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45 Years of Impact Spotlight

Fighting for Accessible Public Accommodations: One-Step Cases

Congress enacted the Americans with Disabilities Act (“ADA”) in order “to provide a clear and comprehensive national mandate for the elimination of discrimination against individuals with disabilities.” 42 U.S.C. § 12101(b)(1). The ADA prohibits disability-based discrimination and guarantees individuals with disabilities the right to equal opportunities and access in various areas, including but not limited to employment (Title I), state and local governments (Title II), and public accommodations (Title III).

Throughout its history, DRP has worked to enforce the ADA’s protections and to increase accessibility in public accommodations by advocating for installation of ramps and removal of architectural barriers under Title III of the ADA.

For instance, in 1999 and 2000, DRP filed multiple lawsuits against establishments in Harrisburg and Pittsburgh, respectively, based on the failure to install ramps to allow entrance by wheelchair users. Many of the businesses agreed to settle and make accessibility modifications.

Further, as part of the Pittsburgh campaign, DRP reached out to numerous businesses in the South Side, and many made necessary changes to remove barriers. At the request of the City of Pittsburgh Department of City Planning, DRP and representatives of the disability community met with representatives of the Planning Department, the Historic Review Commission, the South Side Local Development Corporation, and others to discuss access solutions for the South Side and similar Pittsburgh business districts.

In 2015, in honor of the twenty-fifth anniversary of the ADA, DRP brought two one-step cases, Farria v. Smak Parlour, Inc., et al., and Harper, et al. v. 118-122 Market Street, LLC, et al., challenging inaccessible entrances to public accommodations:

  • In Farria, DRP filed suit under the ADA on behalf of a Philadelphia resident who uses a wheelchair and was unable to enter a boutique due to a four-inch step at the boutique’s entrance. After DRP filed the lawsuit, the building’s owner agreed to construct ramps at boutique and a dry-cleaning business in the same building.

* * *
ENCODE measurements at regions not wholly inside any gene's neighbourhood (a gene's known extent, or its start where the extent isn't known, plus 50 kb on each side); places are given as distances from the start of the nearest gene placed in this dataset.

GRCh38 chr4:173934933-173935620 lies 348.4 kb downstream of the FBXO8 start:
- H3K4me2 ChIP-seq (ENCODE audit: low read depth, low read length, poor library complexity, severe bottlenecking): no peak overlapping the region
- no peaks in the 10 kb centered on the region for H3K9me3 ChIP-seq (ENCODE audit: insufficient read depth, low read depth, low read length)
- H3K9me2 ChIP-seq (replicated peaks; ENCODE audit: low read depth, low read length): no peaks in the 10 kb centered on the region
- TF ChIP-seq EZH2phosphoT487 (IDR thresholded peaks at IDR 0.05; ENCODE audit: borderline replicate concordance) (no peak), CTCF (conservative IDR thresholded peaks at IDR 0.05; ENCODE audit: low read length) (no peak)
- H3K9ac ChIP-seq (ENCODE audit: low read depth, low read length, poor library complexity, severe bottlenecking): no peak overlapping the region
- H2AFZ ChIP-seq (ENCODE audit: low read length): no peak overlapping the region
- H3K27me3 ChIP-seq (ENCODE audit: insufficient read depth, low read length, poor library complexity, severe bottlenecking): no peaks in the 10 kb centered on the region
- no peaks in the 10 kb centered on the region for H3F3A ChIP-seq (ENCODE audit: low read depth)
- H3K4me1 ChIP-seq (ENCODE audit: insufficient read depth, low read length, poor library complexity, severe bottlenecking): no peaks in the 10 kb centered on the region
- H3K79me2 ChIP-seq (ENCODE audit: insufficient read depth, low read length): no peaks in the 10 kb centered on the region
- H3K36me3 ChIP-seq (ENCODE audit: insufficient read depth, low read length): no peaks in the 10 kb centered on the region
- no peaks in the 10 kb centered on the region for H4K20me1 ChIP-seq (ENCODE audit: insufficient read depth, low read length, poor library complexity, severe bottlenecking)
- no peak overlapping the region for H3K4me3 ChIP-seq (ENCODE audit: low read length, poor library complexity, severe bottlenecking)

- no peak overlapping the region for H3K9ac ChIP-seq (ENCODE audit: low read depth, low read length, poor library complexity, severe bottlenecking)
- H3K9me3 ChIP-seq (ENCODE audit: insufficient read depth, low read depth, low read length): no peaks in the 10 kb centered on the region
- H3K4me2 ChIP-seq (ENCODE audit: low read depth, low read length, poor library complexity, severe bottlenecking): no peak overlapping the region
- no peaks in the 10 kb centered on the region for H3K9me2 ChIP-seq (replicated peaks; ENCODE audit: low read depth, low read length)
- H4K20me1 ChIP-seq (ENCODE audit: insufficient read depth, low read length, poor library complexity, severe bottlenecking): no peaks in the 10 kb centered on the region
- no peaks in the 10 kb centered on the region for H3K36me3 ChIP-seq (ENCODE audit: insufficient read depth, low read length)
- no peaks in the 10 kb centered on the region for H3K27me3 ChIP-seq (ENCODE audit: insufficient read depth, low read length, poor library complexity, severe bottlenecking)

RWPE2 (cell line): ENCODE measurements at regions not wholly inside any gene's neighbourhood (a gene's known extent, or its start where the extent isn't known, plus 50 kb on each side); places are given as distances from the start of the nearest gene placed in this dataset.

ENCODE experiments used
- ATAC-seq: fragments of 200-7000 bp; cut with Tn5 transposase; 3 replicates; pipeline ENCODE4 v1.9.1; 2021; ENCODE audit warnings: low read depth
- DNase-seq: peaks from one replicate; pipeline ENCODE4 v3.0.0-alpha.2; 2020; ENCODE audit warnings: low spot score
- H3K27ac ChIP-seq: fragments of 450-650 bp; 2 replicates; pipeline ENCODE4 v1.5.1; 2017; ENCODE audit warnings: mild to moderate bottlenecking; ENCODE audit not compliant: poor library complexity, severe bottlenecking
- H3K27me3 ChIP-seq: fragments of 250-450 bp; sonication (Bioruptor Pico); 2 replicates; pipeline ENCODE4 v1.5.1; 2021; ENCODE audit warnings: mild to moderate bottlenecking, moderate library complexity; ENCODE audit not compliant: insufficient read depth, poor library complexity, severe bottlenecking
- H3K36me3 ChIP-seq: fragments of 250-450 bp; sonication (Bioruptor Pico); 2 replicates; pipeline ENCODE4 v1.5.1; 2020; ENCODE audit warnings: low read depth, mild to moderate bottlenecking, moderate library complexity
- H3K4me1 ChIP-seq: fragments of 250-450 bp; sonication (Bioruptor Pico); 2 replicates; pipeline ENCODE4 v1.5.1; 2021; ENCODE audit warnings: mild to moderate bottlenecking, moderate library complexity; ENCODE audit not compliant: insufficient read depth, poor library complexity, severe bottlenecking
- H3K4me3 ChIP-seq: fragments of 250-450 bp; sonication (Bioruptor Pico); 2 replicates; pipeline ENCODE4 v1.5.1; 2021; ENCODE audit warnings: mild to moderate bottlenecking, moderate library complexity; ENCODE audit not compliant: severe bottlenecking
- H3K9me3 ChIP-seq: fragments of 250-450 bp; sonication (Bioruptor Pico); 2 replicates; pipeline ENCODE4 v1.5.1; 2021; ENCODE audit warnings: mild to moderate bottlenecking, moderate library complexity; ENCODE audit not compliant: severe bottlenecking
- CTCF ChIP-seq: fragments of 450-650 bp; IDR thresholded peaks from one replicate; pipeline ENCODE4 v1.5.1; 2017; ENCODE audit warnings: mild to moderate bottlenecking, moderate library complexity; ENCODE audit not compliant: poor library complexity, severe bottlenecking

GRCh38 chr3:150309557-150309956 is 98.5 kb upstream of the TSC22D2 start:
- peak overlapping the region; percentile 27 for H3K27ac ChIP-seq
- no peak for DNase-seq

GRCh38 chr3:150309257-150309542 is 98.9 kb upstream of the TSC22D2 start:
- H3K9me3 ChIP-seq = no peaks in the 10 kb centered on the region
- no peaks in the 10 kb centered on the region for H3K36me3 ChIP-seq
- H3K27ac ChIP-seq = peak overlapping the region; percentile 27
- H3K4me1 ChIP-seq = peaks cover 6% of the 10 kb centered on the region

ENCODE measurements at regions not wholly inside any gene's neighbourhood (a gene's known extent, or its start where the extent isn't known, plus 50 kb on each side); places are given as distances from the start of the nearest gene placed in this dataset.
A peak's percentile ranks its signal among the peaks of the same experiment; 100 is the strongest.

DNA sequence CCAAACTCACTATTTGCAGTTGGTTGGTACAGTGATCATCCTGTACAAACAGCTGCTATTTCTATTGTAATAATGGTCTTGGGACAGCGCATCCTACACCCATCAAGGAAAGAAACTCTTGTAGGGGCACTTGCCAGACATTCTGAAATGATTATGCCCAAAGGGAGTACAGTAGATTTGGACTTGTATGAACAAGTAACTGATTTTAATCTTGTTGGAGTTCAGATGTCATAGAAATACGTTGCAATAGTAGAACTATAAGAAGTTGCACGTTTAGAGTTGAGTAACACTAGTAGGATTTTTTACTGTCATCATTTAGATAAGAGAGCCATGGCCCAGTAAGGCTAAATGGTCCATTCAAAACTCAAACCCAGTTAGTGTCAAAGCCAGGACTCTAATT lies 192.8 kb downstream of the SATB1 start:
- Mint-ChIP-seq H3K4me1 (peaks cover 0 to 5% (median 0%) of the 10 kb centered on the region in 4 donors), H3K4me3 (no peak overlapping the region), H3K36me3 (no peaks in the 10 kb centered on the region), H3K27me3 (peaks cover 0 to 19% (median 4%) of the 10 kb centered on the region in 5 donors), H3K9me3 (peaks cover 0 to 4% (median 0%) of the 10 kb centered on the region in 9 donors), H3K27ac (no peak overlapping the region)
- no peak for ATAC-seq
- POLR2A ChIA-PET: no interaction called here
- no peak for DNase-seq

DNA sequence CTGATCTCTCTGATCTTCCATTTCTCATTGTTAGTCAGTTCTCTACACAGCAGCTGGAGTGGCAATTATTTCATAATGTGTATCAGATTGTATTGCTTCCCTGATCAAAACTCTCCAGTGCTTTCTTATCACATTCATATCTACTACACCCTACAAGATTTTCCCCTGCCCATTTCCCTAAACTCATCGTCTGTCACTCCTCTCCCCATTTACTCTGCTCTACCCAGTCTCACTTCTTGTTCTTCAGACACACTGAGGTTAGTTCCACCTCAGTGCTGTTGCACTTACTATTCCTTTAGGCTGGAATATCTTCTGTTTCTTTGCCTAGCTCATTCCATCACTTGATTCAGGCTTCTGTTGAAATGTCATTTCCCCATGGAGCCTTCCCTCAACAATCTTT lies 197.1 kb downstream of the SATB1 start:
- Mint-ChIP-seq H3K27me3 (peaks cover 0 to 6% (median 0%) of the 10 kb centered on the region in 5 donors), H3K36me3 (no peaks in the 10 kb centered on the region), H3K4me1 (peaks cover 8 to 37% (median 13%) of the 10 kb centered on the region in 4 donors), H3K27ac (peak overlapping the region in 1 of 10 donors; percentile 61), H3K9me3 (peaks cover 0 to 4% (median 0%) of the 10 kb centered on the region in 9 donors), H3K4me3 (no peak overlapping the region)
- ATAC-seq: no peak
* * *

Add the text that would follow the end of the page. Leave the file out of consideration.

• In Harper, DRP alleged that a restaurant owner violated the ADA by failing to remove architectural barriers that prevented plaintiffs, Philadelphia residents who use wheelchairs for mobility, from having equal access to the restaurant. The case settled, and the restaurant owner agreed to make modifications to the premises by installing an ADA-compliant ramp and widening the front entrance doorway.

In 2017, DRP filed Leahy v. Garces Restaurant Group, et al., on behalf of a Philadelphia resident who uses a wheelchair. She visited a Philadelphia restaurant and was unable to enter through its newly constructed front entrance since it was built with two steps and no ramp. Many barriers, including a backdoor ramp in disrepair, made the rear entrance inaccessible as well. The restaurant owner agreed to settle and to make accessibility modifications in compliance with the 2010 Americans with Disabilities Act Standards for Accessible Design, codified at 28 C.F.R. § 36 Appx. A.

Plaintiffs and others with mobility disabilities now have full and equal access to these public accommodations.